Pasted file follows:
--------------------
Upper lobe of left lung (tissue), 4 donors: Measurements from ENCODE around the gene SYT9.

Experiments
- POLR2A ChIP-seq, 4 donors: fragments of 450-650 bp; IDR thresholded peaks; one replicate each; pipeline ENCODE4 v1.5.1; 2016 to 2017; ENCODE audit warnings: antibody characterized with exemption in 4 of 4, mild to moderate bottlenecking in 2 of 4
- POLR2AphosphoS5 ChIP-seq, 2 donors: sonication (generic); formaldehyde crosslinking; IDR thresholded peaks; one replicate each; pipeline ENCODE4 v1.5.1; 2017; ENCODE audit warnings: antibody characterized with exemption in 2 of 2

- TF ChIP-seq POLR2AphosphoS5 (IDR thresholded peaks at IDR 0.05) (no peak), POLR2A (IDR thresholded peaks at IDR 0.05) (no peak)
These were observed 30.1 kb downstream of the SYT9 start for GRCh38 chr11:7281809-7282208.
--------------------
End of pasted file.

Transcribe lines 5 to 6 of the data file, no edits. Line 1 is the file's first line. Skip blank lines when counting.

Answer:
- TF ChIP-seq POLR2AphosphoS5 (IDR thresholded peaks at IDR 0.05) (no peak), POLR2A (IDR thresholded peaks at IDR 0.05) (no peak)
These were observed 30.1 kb downstream of the SYT9 start for GRCh38 chr11:7281809-7282208.